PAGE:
English title of nobility / From Wikipedia, the free encyclopedia

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Earl (/ɜːrl, ɜːrəl/)[1] is a rank of the nobility in the United Kingdom. The title originates in the Old English word eorl, meaning "a man of noble birth or rank".[2] The word is cognate with the Scandinavian form jarl, and meant "chieftain", particularly a chieftain set to rule a territory in a king's stead. After the Norman Conquest, it became the equivalent of the continental count (in England in the earlier period, it was more akin to a duke; in Scotland, it assimilated the concept of mormaer). Alternative names for the rank equivalent to "earl" or "count" in the nobility structure are used in other countries, such as the hakushaku (伯爵) of the post-restoration Japanese Imperial era.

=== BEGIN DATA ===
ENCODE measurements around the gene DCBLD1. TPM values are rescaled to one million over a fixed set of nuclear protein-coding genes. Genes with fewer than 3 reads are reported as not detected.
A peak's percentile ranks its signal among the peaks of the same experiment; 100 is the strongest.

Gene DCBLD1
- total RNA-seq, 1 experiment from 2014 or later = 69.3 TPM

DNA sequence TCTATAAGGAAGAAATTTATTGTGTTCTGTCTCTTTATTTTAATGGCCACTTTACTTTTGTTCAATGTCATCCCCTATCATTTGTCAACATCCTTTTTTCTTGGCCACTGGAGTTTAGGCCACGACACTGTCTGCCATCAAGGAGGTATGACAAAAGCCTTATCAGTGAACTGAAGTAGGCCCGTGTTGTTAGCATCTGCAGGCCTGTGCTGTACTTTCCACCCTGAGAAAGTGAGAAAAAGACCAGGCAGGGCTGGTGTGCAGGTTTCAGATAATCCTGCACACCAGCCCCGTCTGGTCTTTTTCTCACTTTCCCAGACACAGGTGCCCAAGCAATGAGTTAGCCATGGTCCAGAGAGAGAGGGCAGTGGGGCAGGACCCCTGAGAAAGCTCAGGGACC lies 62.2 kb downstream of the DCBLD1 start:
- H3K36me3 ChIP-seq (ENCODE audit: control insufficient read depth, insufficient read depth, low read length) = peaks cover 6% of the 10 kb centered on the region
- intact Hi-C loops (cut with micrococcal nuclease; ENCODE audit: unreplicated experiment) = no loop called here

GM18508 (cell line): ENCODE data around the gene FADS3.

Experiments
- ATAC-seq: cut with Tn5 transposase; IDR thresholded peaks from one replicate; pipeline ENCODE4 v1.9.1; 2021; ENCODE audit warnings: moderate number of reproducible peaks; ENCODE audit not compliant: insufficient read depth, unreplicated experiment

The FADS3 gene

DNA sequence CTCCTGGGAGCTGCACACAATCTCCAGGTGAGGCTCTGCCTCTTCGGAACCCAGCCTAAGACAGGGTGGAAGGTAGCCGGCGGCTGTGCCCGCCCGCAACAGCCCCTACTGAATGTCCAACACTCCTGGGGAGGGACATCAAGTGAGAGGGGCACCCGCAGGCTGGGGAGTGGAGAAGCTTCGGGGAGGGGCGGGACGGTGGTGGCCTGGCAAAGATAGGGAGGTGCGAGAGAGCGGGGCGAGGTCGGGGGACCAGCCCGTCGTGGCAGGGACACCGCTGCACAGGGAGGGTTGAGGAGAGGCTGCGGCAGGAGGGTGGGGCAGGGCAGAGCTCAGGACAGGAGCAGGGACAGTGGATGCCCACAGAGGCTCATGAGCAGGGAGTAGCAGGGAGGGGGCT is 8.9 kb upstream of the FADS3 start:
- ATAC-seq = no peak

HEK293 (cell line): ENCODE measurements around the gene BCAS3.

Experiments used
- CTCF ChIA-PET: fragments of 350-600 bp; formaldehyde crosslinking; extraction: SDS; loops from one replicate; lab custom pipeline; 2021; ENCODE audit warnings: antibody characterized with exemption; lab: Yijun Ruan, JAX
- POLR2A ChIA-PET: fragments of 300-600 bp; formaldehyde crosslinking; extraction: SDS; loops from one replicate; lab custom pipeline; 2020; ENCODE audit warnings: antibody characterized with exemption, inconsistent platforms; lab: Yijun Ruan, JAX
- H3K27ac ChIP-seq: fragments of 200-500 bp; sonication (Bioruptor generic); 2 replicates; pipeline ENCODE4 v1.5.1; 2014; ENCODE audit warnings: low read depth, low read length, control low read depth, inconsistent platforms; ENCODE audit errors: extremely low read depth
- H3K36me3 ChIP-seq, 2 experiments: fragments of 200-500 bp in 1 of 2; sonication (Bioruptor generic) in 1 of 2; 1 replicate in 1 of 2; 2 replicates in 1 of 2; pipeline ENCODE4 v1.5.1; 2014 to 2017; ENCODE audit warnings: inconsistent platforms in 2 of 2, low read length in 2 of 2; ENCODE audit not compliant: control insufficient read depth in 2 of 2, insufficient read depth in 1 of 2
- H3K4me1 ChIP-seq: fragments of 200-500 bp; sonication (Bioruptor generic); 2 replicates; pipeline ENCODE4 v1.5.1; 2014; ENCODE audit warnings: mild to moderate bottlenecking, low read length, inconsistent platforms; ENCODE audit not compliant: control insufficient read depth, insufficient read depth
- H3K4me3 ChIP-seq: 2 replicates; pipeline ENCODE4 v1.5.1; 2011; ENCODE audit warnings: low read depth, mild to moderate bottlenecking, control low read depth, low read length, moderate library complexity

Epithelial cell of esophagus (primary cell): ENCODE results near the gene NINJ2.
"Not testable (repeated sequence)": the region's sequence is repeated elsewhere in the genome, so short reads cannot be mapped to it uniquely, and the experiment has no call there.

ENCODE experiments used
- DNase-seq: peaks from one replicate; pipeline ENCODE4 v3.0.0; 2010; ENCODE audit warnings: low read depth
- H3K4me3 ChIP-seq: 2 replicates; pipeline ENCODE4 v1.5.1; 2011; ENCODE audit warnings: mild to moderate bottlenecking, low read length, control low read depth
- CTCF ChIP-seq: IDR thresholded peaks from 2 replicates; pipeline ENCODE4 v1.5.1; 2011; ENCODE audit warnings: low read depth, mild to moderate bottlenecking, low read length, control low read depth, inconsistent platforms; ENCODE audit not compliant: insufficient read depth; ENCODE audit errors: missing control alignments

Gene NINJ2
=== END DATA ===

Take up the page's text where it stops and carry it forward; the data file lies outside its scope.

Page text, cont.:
A portrait of Thomas Fermor, 1st Earl of Pomfret wearing the robes of the British peerage.

In modern Britain, an earl is a member of the peerage, ranking below a marquess and above a viscount.[3] A feminine form of earl never developed; instead, countess is used.

In modern times, earldoms have typically been created only for members of the royal family. The last non-royal earldom, Earl of Stockton, was created in 1984 for Harold Macmillan, prime minister from 1957 to 1963.

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